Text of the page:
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Amidst international sexist coverage, Indian women shine over men in Rio

Amlan Das
SENIOR ANALYST
1.09K   //    22 Aug 2016, 20:38 IST
Both the medal winners for India PV Sindhu and Sakshi Malik with the former’s coach Gopichand (Photo: Twitter/@SakshiMalik
 

At a time when the international media reeked of sexist coverage of the Olympics 2016, it is Indian women athletes who over shone their male counterparts to be the top performers at Rio. 

It’s really distressing that Carolina Marin is known as ‘Lady Nadal’ back home while someone ingenious in India named PV Sindhu the ‘Lady Virat Kohli’. Well if Spain is rigged with subconscious sexism, then a pessimist would say that we are in India. But as it looks like, things aren’t really that good all around with greats like Ryan Lochte commenting on American swimmer Katie Ledecky that she swims like a guy.

A Facebook post calling Sindhu the lady Virat Kohli

And here in India, we have Sakshi Malik breaking the deadlock for India in a sport which most of Indians conventionally consider being for men. So when Sindhu, Malik and Dipa got the entire national to a standstill with their performances, our media was quick to hail them as ‘India’s daughter or sister’.

But there is the thing; all these women had to do something incredible or rather win a medal to be hailed as the nation’s daughter or sister. What about others? Who are they? In Dwayne Bravo’s word, let’s call all of them ‘Champion’.

Here’s a lesson or two for all the parties involved in the sexist coverage the games, around 56% of the top 25 performers for India turned out be to be women.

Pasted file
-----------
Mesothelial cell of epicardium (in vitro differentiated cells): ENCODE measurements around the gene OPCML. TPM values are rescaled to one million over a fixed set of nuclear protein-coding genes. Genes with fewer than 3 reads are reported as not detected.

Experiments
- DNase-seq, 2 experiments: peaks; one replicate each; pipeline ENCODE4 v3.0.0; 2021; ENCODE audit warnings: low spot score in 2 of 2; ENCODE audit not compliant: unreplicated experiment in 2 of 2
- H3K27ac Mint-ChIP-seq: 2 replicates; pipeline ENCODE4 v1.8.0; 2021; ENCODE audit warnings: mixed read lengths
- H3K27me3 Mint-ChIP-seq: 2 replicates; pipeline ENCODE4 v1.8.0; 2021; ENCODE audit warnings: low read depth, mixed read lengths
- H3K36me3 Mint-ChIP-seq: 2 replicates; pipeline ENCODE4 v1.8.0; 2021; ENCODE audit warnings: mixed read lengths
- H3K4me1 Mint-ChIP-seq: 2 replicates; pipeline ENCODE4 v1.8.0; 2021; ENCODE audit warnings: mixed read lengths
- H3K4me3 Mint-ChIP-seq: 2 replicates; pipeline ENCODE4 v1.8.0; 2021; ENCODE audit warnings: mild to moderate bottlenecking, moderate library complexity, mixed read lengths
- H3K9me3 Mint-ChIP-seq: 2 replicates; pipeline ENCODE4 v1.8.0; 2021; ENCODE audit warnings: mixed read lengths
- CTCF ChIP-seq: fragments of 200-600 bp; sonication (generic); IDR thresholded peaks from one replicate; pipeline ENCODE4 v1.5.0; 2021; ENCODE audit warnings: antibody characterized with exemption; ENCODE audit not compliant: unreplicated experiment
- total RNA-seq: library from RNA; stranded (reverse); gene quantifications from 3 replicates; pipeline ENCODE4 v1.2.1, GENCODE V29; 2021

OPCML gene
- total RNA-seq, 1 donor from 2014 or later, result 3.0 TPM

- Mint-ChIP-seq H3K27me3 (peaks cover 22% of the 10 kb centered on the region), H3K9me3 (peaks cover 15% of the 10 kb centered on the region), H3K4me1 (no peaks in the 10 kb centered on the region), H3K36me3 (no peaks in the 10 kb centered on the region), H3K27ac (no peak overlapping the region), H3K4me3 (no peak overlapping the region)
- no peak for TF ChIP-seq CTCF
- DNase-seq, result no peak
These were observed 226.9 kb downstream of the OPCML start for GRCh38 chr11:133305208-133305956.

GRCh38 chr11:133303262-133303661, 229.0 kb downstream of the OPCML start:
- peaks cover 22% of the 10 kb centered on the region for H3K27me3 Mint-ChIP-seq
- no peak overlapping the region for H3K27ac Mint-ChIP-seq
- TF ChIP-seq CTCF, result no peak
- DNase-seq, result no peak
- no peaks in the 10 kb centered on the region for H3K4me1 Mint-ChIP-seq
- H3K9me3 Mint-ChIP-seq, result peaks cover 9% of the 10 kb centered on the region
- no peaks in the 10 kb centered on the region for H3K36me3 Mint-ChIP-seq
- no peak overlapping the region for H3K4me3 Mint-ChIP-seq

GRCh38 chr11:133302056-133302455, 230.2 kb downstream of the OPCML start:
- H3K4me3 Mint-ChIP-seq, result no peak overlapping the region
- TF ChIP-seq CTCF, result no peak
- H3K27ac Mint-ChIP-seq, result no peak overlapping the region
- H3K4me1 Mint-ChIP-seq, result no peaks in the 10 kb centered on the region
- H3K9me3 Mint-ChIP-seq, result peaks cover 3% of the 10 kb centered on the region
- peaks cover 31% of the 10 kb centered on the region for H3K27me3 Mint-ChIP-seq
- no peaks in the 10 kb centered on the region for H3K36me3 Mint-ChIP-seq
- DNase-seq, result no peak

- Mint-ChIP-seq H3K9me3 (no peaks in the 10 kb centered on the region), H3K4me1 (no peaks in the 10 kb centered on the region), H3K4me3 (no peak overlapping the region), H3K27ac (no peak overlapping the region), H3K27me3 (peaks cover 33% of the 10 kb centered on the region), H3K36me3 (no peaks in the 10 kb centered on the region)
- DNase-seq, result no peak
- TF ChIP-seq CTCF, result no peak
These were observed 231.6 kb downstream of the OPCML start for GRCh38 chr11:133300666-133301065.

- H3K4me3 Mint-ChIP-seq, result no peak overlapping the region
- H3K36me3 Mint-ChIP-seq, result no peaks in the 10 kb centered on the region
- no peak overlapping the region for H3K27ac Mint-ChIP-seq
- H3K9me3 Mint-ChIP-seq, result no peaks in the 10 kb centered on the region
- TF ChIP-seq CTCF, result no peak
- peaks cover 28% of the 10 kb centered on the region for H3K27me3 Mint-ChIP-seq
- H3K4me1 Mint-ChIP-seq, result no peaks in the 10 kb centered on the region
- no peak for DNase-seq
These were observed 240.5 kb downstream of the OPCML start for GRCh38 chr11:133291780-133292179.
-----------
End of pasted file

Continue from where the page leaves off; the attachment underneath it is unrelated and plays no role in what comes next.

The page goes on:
Sania Mirza along with Rohan Bopanna made it to the semi-finals of the mixed doubles while Vinesh Phogat missed out unfortunately in the quarter-finals. Let’s also not forget the names of Bombayla Devi, Deepika Kumari and Laxmirani Majhi who took India to the quarter-finals of the Archery team event.

One notable name which however most of us missed out was Lalita Babar. For those of who has followed, Lalita finished 10th in the 3000m steeplechase race and her performance is no short of an inspiration. Must not we also forget our women’s relay team comprising of Anilda Thomas, Tintu Lukka, MR Poovamma and Nirmala Sheoran.

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Thought they finished 13th, but they deserve media’s India’s daughter status as much as others considering where come from and what they did. We live in a country where the electronic timer is switched off due to lack of electricity in the nationals. So as someone aptly puts it up, Indian athletes deserve a medal for putting up with its officials.

RIO DE JANEIRO, BRAZIL - AUGUST 13:  Lalita Shivaji Babar of India competes in the Women's 3000m Steeplechase Round 1 on Day 8 of the Rio 2016 Olympic Games at the Olympic Stadium on August 13, 2016 in Rio de Janeiro, Brazil.  (Photo by Paul Gilham/Getty Images)
Lalita Shivaji Babar  competes in the Women's 3000m Steeplechase Round 1 on Day 8 of the Rio 2016 Olympic Games 

Noteworthy name again is again that of Aditi Ashok. Well, surprisingly (or not) enough, this 18-year-old prodigy came into the limelight only when the nation saw a brink of a medal hope in her. The fact that an 18-year-old girl has made it to Rio in a sport which is definitely not well versed in India is inspiring enough.

Manpreet Kaur (Shotput Rank 23), Ankita Sharma (Long jump Rank 24), Babita Kumari (Wrestling), Dutee Chand, Sarbani Nanda, Khusbir Kaur, OP Jaisha, Saina Nehwal, Jwala Gutta, Ashwani Ponappa et all. Everyone who participated in Rio has made the country proud and everyone is ‘India’s Daughter’. There’s unapologetically nothing to take away from the other sex as this edition of the Olympics, Indian women surpassed men quite handsomely. 

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